ing of macro packages and their placement is found in groff_tmac(5).

       A macro package that is to be used in a document	can  be	 announced  to
       the formatter by	the command line option	-m, see	troff(1), or it	can be
       specified within	a document using the file inclusion  requests  of  the
       roff language, see groff(7).

       Famous classical	macro packages are man for traditional man pages, mdoc
       for BSD-style manual pages; the macro sets  for	books,	articles,  and
       letters	are  me	(probably from the first name of its creator Eric All-
       man), ms	(from Manuscript Macros), and mm (from Memorandum Macros).

   The roff Formatting Language
       The classical roff formatting language is documented in the  Troff  Us-
       er's  Manual  [CSTR #54].  The roff language is a full programming lan-
       guage providing	requests,  definition  of  macros,  escape  sequences,
       string variables, number	or size	registers, and flow controls.

       Requests	 are  the  predefined basic formatting commands	similar	to the
       commands	at the shell prompt.  The user can  define  request-like  ele-
       ments using predefined roff elements.  These are	then called macros.  A
       document	writer will not	note any difference in usage for  requests  or
       macros; both are	written	on a line on their own starting	with a dot.

       Escape sequences	are roff elements starting with	a backslash `\'.  They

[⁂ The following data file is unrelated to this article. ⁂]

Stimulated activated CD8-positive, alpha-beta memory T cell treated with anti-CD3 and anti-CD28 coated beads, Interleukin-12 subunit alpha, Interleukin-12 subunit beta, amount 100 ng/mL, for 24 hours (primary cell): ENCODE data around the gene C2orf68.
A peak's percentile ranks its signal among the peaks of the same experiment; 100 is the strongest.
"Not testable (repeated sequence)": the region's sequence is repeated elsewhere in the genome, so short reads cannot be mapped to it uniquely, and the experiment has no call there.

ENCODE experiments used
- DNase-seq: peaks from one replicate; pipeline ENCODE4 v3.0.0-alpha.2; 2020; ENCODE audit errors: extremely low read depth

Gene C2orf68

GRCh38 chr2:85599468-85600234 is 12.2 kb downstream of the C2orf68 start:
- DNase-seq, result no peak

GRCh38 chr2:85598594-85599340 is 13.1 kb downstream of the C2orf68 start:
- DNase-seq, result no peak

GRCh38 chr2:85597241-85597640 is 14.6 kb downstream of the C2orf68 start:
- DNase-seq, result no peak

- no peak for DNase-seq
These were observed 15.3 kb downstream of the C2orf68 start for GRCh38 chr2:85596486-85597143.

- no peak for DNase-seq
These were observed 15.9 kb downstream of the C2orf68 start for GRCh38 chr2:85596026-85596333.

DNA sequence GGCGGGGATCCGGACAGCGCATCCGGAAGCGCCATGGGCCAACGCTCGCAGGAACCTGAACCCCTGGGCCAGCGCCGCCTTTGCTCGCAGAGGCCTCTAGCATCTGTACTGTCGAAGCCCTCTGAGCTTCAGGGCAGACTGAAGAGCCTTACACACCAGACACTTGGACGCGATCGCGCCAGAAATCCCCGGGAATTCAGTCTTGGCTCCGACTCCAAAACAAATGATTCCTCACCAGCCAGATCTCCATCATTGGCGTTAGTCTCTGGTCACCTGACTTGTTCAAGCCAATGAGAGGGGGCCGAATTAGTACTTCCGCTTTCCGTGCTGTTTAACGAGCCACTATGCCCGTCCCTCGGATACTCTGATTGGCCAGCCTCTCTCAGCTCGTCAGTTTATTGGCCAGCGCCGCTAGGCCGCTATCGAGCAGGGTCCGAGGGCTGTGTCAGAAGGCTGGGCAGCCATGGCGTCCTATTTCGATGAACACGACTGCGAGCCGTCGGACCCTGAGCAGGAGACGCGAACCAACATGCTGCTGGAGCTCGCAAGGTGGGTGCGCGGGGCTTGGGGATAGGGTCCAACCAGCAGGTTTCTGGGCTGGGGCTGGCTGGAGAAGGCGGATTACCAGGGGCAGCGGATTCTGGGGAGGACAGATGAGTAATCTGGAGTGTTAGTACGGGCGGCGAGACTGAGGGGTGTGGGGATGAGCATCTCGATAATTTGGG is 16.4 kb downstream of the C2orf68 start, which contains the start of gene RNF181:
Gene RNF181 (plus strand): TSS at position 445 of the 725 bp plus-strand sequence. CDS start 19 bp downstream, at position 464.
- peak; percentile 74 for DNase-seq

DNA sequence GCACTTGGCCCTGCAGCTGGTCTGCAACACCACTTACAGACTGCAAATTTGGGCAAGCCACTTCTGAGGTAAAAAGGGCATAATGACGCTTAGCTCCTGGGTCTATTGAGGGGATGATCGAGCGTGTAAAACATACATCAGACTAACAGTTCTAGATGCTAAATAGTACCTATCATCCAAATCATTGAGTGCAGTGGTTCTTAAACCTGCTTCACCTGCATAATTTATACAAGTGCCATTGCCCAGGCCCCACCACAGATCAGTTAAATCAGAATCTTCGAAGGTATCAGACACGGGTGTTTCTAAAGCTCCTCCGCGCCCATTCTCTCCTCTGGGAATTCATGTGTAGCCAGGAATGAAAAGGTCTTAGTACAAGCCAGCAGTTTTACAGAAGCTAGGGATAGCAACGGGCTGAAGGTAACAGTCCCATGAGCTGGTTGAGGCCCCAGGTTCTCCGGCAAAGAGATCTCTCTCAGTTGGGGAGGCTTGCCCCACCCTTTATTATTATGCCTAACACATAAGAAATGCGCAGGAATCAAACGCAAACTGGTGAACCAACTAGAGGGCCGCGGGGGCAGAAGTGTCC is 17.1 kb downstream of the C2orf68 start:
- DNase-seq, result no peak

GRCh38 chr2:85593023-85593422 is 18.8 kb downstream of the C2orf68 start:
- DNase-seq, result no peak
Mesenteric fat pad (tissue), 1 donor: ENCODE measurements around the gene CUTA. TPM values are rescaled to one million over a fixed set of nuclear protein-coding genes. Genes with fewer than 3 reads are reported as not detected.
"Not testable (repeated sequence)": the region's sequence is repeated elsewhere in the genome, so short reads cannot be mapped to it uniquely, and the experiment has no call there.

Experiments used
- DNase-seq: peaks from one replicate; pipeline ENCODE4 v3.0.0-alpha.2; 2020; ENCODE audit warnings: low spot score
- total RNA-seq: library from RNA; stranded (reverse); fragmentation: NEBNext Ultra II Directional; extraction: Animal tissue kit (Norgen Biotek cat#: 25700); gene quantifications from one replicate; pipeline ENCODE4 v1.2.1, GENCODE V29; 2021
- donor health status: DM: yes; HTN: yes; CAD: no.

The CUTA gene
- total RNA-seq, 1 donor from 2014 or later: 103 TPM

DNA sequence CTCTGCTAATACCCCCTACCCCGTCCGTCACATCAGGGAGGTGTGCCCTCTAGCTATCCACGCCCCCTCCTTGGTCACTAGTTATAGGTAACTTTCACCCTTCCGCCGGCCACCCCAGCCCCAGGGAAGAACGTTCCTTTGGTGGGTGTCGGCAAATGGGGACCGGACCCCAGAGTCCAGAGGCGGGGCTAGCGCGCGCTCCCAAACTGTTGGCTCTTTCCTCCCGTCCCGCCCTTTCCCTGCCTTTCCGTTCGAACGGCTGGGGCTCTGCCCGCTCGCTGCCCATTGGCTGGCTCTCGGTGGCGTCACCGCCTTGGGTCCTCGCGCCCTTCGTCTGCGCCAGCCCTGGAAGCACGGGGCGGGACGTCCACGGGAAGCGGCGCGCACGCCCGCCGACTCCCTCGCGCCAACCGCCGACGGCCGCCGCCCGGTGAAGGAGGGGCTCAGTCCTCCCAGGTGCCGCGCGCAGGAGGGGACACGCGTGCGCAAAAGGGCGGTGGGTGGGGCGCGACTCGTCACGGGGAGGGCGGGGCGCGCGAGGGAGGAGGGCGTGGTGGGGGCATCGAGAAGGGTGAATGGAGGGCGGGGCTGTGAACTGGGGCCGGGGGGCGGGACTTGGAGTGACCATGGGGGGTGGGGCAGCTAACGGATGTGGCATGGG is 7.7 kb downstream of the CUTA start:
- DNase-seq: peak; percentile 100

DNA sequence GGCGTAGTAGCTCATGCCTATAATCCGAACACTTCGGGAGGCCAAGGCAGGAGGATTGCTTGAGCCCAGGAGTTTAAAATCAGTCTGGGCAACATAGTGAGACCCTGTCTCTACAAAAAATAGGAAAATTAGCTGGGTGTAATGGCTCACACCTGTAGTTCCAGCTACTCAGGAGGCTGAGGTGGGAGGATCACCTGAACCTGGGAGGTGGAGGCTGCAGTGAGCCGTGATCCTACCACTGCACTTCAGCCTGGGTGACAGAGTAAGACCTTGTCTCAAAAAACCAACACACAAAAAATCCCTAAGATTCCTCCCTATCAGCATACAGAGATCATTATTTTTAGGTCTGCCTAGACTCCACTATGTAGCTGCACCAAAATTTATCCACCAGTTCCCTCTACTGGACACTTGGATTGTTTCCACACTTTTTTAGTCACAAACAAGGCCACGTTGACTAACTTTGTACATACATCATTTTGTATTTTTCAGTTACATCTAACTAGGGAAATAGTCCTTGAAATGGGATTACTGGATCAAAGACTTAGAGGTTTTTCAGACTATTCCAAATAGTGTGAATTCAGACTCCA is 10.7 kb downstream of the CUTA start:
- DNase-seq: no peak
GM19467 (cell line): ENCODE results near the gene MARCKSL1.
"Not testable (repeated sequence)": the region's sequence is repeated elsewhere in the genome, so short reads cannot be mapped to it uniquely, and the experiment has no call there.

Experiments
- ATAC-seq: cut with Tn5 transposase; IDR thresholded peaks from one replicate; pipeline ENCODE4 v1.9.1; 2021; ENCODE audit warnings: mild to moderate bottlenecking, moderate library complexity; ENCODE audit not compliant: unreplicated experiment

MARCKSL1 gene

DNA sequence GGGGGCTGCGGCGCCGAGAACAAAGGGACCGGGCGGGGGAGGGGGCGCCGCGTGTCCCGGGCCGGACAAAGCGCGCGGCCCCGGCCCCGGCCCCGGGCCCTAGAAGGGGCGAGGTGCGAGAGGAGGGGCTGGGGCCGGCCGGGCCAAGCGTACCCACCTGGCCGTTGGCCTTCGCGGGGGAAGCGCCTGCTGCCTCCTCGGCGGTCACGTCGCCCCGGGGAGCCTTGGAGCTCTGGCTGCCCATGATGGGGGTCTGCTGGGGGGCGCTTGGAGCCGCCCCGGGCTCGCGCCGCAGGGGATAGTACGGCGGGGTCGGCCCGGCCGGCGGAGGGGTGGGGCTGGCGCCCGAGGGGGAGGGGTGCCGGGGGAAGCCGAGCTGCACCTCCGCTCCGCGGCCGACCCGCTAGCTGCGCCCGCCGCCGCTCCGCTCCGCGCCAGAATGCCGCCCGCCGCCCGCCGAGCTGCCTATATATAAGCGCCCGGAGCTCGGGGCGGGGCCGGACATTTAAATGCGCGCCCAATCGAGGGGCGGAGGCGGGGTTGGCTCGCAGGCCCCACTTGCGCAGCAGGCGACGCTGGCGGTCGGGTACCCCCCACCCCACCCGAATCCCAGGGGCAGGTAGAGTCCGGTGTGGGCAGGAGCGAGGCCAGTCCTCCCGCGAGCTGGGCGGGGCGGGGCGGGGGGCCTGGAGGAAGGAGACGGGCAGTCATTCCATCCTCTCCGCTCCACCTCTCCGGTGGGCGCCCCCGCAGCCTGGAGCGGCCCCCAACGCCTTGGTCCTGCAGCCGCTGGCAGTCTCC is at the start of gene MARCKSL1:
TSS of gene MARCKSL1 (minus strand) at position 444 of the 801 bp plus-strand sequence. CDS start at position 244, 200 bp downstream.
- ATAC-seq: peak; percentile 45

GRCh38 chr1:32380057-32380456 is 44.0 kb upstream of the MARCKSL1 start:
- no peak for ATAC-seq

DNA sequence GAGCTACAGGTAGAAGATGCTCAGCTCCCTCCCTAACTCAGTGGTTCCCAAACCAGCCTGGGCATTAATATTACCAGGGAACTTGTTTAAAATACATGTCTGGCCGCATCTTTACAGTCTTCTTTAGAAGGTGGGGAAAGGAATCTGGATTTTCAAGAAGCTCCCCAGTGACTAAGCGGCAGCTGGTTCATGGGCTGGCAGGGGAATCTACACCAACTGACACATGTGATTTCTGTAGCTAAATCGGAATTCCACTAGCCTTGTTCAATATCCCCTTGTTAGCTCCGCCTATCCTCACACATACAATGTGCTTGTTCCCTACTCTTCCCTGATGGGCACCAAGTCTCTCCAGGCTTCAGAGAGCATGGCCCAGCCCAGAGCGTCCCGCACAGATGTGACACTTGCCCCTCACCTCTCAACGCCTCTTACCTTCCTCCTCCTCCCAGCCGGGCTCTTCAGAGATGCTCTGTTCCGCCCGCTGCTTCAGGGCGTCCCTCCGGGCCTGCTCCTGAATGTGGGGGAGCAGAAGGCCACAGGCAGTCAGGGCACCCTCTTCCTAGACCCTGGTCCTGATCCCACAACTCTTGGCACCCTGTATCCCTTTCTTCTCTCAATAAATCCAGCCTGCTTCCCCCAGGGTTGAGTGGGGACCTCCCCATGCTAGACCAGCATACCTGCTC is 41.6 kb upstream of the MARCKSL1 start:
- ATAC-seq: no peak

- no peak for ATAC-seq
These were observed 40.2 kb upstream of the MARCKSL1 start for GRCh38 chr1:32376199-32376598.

can be inserted anywhere, also in the midst of text in  a  line.	  They
       are used	to implement various features, including the insertion of non-
       ASCII characters	with \(, font changes with \f, in-line	comments  with
       \",  the	escaping of special control characters like \\,	and many other
       features.

       Strings are variables that can store a string.  A string	is  stored  by
       the  .ds	 request.   The	stored string can be retrieved later by	the \*
       escape sequence.

       Registers store numbers and sizes.  A register can be set with the  re-
       quest .nr and its value can be retrieved	by the escape sequence \n.

FILE NAME EXTENSIONS
       Manual  pages (man pages) take the section number as a file name	exten-
       sion, e.g., the filename	for this document is roff.7, i.e., it is  kept
       in section 7 of the man pages.

       The  classical  macro  packages	take the package name as an extension,
       e.g.  file.me for a document using the me macro	package,  file.mm  for
       mm, file.ms for ms, file.pic for	pic files, etc.

       But  there  is  no  general  naming  scheme  for	roff documents,	though
       file.tr for troff file is seen now and then.  Maybe there should	 be  a
       standardization for the filename	extensions of roff files.

       File  name extensions can be very handy in conjunction with the less(1)
       pager.  It provides the possibility to feed all input into  a  command-
       line pipe that is specified in the shell	environment variable LESSOPEN.
       This process is not well	documented, so here an example:

       sh# LESSOPEN='|lesspipe %s'

       where lesspipe is either	a system supplied command or a shell script of
       your own.

EDITING	ROFF
       The  best program for editing a roff document is	Emacs (or Xemacs), see
       emacs(1).  It provides an nroff mode that is suitable for all kinds  of
       roff dialects.  This mode can be	activated by the following methods.